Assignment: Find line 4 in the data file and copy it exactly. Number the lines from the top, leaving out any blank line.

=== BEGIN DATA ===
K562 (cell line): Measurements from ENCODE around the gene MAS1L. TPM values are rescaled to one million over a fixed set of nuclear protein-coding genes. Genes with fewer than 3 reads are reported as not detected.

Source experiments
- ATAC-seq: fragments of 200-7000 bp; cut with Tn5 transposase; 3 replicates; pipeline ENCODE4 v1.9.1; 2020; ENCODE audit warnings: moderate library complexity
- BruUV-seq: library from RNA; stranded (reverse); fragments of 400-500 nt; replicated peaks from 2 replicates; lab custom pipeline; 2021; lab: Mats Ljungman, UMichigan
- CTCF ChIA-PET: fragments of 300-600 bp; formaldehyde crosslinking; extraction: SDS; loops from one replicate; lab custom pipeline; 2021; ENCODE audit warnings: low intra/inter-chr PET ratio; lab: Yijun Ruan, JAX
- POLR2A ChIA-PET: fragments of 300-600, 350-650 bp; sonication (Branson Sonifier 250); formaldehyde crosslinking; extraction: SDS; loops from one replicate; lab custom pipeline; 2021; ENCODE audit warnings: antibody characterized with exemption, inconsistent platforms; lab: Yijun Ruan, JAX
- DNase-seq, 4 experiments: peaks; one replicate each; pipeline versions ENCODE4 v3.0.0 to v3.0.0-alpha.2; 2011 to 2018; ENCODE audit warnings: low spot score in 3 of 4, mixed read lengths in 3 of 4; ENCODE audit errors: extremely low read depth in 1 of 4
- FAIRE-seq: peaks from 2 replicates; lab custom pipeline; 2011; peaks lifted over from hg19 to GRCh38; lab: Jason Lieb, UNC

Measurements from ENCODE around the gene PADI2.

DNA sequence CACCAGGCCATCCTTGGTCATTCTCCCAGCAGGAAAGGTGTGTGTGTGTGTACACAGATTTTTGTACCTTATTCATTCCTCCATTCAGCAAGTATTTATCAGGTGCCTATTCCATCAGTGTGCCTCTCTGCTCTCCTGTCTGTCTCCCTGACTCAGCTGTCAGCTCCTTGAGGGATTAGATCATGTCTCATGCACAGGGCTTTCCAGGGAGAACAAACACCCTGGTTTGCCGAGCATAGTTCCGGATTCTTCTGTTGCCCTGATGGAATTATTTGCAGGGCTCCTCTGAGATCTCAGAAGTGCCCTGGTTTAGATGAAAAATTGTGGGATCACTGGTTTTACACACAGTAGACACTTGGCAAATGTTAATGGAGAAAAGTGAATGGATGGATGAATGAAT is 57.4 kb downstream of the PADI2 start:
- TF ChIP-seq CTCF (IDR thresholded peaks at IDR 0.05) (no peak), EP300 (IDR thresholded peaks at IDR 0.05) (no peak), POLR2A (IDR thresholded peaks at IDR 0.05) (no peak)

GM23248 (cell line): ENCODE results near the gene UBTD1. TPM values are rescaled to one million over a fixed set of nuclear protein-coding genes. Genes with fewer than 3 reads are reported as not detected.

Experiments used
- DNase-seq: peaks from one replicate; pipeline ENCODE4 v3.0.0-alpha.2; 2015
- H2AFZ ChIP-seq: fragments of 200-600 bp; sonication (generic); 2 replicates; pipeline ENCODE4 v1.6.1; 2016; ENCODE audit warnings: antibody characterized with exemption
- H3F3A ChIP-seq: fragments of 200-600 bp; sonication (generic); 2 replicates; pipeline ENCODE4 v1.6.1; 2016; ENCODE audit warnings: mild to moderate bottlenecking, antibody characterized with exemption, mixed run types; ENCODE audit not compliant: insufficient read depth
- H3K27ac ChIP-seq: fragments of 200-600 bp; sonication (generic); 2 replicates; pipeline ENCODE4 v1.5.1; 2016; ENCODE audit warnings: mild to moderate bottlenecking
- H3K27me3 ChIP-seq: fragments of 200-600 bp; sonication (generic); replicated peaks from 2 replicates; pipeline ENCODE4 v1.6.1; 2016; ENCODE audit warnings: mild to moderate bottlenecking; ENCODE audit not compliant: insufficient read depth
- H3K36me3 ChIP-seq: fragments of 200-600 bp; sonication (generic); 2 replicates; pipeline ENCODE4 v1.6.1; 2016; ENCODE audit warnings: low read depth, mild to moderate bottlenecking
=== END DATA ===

- BruUV-seq: library from RNA; stranded (reverse); fragments of 400-500 nt; replicated peaks from 2 replicates; lab custom pipeline; 2021; lab: Mats Ljungman, UMichigan